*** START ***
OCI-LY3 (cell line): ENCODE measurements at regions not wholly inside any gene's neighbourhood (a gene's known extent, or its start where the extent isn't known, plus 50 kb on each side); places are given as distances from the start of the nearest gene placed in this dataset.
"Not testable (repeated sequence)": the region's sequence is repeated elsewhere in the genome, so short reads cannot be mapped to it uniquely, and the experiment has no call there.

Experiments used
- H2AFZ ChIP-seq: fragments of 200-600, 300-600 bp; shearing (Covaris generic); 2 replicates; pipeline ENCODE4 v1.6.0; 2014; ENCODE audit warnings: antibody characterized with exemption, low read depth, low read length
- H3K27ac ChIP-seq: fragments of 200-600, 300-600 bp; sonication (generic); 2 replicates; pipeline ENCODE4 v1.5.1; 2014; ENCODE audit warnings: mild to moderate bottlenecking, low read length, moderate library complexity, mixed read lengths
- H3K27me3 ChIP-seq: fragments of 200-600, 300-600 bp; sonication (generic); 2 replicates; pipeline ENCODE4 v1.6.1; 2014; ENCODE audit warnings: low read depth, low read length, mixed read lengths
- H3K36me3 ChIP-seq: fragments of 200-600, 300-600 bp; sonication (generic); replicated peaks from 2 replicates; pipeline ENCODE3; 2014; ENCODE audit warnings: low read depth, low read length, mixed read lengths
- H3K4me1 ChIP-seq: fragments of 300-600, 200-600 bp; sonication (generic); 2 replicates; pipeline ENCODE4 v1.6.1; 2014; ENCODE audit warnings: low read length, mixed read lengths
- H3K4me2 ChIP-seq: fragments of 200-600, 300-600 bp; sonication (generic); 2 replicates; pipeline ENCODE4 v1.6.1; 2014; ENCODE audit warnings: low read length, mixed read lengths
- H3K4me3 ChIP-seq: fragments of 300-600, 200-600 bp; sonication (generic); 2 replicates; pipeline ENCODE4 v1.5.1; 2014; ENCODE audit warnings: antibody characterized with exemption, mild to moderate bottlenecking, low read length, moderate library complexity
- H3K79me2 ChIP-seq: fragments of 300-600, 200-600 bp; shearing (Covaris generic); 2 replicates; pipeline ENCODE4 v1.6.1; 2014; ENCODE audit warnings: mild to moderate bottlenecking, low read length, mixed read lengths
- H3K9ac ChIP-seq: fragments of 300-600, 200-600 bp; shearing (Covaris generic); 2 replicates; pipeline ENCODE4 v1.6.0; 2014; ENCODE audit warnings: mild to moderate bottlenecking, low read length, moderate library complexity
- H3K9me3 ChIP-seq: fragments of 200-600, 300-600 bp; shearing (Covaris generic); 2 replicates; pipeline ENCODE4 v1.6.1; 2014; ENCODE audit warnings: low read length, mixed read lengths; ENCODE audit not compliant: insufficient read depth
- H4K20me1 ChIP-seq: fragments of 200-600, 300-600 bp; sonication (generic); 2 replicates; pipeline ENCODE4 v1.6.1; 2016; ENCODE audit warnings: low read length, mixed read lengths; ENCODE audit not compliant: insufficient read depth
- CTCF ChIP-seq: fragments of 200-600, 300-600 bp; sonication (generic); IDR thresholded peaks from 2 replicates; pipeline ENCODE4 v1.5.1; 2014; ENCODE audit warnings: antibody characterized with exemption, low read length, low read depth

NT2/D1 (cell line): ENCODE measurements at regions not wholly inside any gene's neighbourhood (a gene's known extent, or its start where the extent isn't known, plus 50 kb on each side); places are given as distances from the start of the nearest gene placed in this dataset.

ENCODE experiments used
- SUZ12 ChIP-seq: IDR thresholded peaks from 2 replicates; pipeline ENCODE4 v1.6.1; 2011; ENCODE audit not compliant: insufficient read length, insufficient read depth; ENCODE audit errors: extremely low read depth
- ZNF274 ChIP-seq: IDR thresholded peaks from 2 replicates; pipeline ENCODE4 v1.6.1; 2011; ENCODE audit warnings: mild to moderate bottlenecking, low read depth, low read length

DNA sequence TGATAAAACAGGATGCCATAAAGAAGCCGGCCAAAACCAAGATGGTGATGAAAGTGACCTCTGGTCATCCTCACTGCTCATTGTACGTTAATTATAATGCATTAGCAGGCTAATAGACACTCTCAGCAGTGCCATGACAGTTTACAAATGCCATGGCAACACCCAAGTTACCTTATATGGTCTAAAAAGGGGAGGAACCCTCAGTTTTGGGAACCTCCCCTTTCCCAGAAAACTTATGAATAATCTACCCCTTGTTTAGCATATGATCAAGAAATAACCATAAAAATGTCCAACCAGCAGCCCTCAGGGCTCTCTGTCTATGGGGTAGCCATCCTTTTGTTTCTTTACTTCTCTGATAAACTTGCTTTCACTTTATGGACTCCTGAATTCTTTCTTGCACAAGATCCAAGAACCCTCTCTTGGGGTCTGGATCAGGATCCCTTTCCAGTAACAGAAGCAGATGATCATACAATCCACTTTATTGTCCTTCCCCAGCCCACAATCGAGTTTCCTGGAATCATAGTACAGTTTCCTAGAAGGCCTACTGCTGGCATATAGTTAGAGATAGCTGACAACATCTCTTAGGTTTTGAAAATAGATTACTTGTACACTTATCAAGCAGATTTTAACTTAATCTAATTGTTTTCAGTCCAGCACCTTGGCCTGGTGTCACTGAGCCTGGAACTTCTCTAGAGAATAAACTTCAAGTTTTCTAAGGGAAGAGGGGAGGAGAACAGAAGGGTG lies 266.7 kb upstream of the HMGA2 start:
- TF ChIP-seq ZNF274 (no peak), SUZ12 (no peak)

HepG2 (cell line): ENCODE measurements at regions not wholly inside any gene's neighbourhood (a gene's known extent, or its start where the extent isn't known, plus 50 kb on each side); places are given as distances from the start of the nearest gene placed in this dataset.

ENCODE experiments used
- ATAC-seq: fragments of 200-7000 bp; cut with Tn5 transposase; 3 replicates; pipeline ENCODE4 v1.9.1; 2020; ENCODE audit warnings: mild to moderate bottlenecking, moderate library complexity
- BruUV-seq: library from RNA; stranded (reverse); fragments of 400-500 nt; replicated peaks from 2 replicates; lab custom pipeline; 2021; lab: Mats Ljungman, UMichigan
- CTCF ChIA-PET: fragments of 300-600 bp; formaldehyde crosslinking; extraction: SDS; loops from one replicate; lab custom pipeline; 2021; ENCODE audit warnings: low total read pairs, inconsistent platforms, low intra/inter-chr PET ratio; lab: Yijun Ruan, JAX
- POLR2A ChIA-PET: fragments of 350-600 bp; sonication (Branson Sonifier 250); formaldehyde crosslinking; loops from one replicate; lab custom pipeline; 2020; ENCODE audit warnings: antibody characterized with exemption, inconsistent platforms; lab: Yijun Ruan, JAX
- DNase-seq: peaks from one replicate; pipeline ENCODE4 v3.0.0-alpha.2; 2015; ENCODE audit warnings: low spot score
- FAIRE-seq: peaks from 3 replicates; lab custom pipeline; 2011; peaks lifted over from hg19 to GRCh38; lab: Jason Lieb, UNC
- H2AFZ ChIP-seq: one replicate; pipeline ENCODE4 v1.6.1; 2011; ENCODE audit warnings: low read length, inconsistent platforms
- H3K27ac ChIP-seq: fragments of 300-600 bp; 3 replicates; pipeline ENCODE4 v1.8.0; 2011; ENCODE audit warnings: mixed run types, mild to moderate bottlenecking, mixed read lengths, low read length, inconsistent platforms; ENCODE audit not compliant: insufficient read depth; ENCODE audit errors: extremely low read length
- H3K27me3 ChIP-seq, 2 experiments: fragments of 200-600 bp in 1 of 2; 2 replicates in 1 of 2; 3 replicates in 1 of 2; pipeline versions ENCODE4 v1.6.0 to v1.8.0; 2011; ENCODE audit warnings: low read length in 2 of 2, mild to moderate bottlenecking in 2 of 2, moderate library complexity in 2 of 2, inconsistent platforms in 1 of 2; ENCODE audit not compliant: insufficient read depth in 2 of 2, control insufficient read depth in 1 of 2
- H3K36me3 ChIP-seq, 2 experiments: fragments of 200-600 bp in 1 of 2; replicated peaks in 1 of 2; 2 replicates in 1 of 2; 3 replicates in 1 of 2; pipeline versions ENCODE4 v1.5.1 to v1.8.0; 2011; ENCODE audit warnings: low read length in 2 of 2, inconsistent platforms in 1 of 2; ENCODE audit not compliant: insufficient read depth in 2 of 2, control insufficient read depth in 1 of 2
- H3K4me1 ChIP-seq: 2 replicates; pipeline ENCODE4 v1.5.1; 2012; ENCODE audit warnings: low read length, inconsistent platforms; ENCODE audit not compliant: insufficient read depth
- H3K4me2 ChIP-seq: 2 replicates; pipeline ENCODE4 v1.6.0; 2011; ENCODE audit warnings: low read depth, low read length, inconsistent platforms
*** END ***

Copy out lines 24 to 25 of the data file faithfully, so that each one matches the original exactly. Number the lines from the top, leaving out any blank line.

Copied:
- ATAC-seq: fragments of 200-7000 bp; cut with Tn5 transposase; 3 replicates; pipeline ENCODE4 v1.9.1; 2020; ENCODE audit warnings: mild to moderate bottlenecking, moderate library complexity
- BruUV-seq: library from RNA; stranded (reverse); fragments of 400-500 nt; replicated peaks from 2 replicates; lab custom pipeline; 2021; lab: Mats Ljungman, UMichigan